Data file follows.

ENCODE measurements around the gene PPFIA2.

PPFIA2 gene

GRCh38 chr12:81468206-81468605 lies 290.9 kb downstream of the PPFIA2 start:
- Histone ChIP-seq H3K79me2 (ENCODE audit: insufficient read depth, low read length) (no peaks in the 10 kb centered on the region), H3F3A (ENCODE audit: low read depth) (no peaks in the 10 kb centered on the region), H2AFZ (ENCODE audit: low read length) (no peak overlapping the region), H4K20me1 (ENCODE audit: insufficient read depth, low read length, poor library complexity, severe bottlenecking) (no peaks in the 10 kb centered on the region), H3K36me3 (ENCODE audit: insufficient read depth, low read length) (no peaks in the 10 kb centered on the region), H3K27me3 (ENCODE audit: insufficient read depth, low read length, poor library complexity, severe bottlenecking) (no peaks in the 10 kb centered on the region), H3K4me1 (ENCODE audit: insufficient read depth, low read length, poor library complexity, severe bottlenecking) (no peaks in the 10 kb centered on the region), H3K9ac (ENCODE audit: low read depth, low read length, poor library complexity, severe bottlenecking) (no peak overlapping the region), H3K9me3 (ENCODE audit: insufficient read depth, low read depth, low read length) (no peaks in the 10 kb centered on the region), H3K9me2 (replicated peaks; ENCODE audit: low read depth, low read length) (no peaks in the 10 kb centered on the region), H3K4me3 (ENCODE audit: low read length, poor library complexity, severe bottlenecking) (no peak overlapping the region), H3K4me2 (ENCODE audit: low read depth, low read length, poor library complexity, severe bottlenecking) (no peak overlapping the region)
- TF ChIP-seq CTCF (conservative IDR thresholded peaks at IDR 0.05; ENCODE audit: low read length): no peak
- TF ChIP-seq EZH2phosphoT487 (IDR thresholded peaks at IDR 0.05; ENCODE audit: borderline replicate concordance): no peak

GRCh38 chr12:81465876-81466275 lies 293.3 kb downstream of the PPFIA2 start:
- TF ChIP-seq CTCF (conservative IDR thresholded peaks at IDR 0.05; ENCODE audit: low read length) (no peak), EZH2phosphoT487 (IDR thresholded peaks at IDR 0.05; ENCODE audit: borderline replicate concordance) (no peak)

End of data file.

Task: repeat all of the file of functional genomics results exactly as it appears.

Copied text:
ENCODE measurements around the gene PPFIA2.

PPFIA2 gene

GRCh38 chr12:81468206-81468605 lies 290.9 kb downstream of the PPFIA2 start:
- Histone ChIP-seq H3K79me2 (ENCODE audit: insufficient read depth, low read length) (no peaks in the 10 kb centered on the region), H3F3A (ENCODE audit: low read depth) (no peaks in the 10 kb centered on the region), H2AFZ (ENCODE audit: low read length) (no peak overlapping the region), H4K20me1 (ENCODE audit: insufficient read depth, low read length, poor library complexity, severe bottlenecking) (no peaks in the 10 kb centered on the region), H3K36me3 (ENCODE audit: insufficient read depth, low read length) (no peaks in the 10 kb centered on the region), H3K27me3 (ENCODE audit: insufficient read depth, low read length, poor library complexity, severe bottlenecking) (no peaks in the 10 kb centered on the region), H3K4me1 (ENCODE audit: insufficient read depth, low read length, poor library complexity, severe bottlenecking) (no peaks in the 10 kb centered on the region), H3K9ac (ENCODE audit: low read depth, low read length, poor library complexity, severe bottlenecking) (no peak overlapping the region), H3K9me3 (ENCODE audit: insufficient read depth, low read depth, low read length) (no peaks in the 10 kb centered on the region), H3K9me2 (replicated peaks; ENCODE audit: low read depth, low read length) (no peaks in the 10 kb centered on the region), H3K4me3 (ENCODE audit: low read length, poor library complexity, severe bottlenecking) (no peak overlapping the region), H3K4me2 (ENCODE audit: low read depth, low read length, poor library complexity, severe bottlenecking) (no peak overlapping the region)
- TF ChIP-seq CTCF (conservative IDR thresholded peaks at IDR 0.05; ENCODE audit: low read length): no peak
- TF ChIP-seq EZH2phosphoT487 (IDR thresholded peaks at IDR 0.05; ENCODE audit: borderline replicate concordance): no peak

GRCh38 chr12:81465876-81466275 lies 293.3 kb downstream of the PPFIA2 start:
- TF ChIP-seq CTCF (conservative IDR thresholded peaks at IDR 0.05; ENCODE audit: low read length) (no peak), EZH2phosphoT487 (IDR thresholded peaks at IDR 0.05; ENCODE audit: borderline replicate concordance) (no peak)